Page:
There is a little delusion that most hikers have, a delusion propped up by the quality of our gear, the food in our packs, the filters on our water bottles, and our outdoor experience. It’s the delusion that we have some sort of control over nature, that we can set a goal and with adequate respect and preparation, nature will invite us in. Under many conditions, this delusion is helpful, it allows a mere human to go off into the wilderness alone and emerge unscathed, and tap into the companionship with the natural world that is inherent to all other living creatures. The truth however, is that nature owes us nothing, and it is entirely free of limitations. So while I valiantly tried to keep my body warm, and the rubber side of my shoes down, the heart of the storm rolled in. I cried. I could feel the electricity building in the air around me, and I had nowhere to go but up. I was going to be the tallest thing around for at least another 5 miles and the wind consistently tried to blow me off the side of the ridge. The water was coming down as heavily as a cold shower, and with only 2 or 3 feet of visibility I was only sure I was going in the right direction on the rare occasions that I saw a cairn, or came across a sign.
I pulled my satellite phone out and began texting Swan.
“I hate this,” I told him.
“You can do it, just move slow,” he answered.
I kept on texting him as I made my painfully slow progress. It became clear that there was no way I was going to make it to town. At this point my only goal was to make it below tree-line. I sang to myself about how much I loved trees, and that, “all I want for Christmas is to get below tree-line, to get below tree-line, to get below tree-line.”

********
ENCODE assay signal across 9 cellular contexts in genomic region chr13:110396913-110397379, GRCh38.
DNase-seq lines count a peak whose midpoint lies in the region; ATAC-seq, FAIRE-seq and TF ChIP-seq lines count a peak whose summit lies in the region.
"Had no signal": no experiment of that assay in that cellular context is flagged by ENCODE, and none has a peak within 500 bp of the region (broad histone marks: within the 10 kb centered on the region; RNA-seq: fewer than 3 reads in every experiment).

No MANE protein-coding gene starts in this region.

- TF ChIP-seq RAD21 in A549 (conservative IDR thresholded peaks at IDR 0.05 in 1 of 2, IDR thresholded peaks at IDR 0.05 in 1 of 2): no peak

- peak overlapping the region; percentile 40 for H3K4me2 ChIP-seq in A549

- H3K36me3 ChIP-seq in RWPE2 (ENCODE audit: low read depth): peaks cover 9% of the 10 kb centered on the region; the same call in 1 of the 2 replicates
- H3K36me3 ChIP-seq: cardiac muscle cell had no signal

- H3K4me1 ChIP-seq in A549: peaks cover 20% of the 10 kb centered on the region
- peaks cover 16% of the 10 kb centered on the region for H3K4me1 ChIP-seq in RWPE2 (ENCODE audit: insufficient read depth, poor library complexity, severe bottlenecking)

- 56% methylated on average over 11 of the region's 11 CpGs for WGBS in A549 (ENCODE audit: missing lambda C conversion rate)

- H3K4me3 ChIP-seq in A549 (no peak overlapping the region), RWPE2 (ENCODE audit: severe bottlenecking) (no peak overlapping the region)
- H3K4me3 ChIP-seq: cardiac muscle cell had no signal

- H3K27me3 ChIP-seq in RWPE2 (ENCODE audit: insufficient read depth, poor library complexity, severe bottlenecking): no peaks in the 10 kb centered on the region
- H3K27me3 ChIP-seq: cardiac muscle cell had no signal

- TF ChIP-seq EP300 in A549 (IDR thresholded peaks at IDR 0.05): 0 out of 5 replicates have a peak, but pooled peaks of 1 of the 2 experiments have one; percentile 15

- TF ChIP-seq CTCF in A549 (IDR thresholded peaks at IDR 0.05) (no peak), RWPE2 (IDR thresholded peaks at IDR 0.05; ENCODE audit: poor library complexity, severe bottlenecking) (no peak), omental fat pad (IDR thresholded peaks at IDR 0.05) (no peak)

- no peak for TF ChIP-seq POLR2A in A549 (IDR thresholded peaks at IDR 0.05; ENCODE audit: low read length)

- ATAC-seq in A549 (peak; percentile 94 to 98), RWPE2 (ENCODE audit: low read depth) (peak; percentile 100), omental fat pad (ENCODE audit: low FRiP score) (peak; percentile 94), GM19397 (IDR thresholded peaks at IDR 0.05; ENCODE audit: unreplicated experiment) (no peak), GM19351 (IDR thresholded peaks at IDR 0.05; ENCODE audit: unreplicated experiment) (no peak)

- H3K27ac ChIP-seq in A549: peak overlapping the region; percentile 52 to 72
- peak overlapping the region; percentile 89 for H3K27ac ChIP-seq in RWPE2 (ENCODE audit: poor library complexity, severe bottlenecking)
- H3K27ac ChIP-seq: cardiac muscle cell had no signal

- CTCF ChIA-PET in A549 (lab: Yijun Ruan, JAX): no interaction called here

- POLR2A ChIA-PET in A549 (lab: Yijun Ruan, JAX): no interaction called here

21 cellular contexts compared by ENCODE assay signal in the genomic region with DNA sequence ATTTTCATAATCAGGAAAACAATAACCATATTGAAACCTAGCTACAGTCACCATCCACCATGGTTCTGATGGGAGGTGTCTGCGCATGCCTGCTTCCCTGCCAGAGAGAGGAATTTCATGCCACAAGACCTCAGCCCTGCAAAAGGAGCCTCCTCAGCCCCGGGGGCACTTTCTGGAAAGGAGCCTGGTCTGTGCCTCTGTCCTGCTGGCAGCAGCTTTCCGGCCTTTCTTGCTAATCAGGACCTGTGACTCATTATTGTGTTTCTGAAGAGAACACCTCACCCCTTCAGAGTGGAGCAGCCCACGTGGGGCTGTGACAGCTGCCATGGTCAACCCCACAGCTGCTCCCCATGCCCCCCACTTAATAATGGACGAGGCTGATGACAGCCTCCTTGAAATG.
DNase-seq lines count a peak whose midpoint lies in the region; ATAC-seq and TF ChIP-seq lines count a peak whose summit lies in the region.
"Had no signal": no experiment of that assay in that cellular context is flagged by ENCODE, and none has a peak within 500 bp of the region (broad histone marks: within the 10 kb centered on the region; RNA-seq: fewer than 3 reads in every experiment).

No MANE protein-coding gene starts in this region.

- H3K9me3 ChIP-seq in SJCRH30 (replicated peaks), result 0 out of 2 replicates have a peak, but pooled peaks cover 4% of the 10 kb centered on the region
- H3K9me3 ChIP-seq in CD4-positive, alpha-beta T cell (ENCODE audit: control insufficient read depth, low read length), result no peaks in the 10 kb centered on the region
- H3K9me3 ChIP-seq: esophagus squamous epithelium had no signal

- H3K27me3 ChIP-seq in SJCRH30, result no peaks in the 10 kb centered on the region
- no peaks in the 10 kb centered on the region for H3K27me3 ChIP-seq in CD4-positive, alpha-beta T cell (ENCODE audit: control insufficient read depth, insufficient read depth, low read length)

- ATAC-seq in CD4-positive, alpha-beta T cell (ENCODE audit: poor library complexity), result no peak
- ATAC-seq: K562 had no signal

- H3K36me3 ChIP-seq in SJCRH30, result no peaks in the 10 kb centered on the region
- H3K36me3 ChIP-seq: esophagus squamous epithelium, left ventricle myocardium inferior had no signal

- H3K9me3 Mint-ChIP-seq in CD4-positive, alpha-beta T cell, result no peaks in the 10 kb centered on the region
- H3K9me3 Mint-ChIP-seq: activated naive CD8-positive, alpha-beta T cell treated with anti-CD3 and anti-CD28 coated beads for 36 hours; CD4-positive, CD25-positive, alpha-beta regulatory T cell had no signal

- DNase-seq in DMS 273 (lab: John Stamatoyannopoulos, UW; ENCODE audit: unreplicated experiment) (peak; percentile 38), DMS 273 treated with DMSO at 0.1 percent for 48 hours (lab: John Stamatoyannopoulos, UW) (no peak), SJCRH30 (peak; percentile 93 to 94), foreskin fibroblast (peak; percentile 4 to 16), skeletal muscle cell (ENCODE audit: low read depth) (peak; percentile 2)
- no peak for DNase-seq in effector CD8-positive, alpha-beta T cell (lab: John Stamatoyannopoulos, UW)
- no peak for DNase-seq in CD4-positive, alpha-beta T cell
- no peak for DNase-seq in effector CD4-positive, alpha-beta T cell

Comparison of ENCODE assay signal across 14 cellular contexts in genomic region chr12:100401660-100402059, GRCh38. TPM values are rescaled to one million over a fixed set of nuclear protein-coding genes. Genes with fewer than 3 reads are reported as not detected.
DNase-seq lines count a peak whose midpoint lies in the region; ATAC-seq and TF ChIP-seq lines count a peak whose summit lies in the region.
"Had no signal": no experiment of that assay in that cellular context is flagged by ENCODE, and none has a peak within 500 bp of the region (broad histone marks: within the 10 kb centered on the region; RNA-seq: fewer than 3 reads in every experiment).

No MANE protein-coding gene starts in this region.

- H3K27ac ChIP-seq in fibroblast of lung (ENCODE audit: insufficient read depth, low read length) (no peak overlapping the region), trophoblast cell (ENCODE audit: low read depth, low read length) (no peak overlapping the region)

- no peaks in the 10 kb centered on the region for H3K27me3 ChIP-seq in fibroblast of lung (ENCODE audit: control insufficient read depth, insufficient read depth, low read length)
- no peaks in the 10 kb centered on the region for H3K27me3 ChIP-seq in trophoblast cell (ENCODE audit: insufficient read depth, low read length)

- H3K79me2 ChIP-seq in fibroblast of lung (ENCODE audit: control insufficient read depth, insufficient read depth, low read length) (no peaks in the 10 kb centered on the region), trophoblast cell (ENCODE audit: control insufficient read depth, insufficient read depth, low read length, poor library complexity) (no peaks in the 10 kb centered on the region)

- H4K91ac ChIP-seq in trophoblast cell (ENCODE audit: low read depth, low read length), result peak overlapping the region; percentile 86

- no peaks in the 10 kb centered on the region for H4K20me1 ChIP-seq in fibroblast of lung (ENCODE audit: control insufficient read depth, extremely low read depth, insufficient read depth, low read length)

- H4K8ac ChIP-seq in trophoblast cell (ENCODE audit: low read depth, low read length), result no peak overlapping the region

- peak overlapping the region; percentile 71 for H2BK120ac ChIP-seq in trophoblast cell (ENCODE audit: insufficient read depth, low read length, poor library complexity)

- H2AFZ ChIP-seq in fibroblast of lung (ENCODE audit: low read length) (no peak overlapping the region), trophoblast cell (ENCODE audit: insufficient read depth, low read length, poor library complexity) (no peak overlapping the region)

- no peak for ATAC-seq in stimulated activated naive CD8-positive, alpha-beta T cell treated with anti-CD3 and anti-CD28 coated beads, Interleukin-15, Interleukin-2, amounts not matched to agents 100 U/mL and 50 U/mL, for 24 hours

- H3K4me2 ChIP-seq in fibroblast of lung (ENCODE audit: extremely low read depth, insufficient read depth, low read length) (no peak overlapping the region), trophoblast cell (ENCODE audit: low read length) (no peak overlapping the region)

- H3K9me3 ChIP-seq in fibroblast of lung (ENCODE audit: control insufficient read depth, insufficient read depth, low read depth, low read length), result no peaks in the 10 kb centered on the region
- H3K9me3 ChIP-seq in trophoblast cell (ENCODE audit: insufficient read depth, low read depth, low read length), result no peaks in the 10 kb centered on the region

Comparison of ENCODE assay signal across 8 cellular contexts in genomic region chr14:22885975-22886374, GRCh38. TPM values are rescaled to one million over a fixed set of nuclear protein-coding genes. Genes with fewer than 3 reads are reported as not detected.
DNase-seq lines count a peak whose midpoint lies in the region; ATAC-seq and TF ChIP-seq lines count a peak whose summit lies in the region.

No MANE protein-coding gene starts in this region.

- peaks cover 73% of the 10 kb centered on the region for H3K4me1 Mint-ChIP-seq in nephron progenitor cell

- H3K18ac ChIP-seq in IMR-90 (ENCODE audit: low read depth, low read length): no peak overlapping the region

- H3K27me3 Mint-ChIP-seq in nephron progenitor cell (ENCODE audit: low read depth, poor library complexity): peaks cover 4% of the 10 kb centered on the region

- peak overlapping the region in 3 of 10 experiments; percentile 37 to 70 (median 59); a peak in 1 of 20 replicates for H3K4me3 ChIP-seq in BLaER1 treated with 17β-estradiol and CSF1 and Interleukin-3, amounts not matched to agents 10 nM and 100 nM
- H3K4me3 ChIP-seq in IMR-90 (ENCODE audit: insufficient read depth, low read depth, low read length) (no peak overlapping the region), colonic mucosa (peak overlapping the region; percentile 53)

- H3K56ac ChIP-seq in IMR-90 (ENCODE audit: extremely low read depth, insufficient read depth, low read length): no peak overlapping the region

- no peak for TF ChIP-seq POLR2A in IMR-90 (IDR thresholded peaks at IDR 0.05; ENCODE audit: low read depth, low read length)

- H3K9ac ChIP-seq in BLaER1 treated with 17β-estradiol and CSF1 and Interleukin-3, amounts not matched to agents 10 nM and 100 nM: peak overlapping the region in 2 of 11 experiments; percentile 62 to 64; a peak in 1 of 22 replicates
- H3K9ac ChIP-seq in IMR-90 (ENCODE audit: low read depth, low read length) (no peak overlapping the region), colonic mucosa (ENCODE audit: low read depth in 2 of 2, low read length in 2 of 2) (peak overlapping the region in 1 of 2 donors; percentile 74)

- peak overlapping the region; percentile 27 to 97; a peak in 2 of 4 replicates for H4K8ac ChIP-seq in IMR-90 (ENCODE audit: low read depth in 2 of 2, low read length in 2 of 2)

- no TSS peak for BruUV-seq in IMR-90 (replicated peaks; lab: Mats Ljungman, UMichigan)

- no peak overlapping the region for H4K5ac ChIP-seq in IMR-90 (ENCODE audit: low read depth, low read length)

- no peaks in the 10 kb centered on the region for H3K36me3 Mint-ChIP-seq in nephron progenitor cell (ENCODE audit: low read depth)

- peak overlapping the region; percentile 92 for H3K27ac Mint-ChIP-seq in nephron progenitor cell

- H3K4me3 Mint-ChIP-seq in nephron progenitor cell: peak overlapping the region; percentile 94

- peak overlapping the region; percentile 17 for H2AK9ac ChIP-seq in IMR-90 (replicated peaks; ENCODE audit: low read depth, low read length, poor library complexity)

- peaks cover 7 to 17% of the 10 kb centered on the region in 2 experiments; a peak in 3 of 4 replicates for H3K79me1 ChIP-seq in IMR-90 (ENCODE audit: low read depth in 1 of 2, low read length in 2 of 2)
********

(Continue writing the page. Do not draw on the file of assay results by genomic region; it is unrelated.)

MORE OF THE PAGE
It took the entire day for me to go 7 miles. Sun was starting to set when finally, finally, I saw the forest a few hundred feet below.
“I love you!” I called out to the trees. When I hiked up to the first tree I put my hand on it and thanked it. The tree cover immediately made me feel about 10 degrees warmer, and protected me from the ferocious wind. I looked at the clouds and realized that this was why I had so misjudged the storm. After months of walking through the “green tunnel” that is the majority of the AT, I had no idea how different the same conditions felt when exposed. The trail was easy to follow, and although steep and slippery, I hopped down another few miles. I wanted to get as low as possible, I even considered night-hiking to town. As soon as I had that thought, the sky rumbled. I found a little patch of flat-ish dirt on the side of the mountain, and the first crack of lightning hit the mountains just as I pitched the tent. I mopped up the inside as best I could, because the inside had gotten soaked by rain in the 5 minutes it took for me to pitch the tent.
I texted Swan that I was safe, and that I would hike out to him early the next morning. Too tired to cook a meal, I changed into my driest clothes and laid down. The hardest day I’d had to date on the Appalachian Trail was behind me. Slugs gathered underneath the cover of my tent, and with a bit of amusement I counted my new slug friends until I fell asleep.
I’ve had harder days in the wilderness now, but that storm on Mt. Madison imparted more wisdom on me in a few hours, than most of my preceding years of life.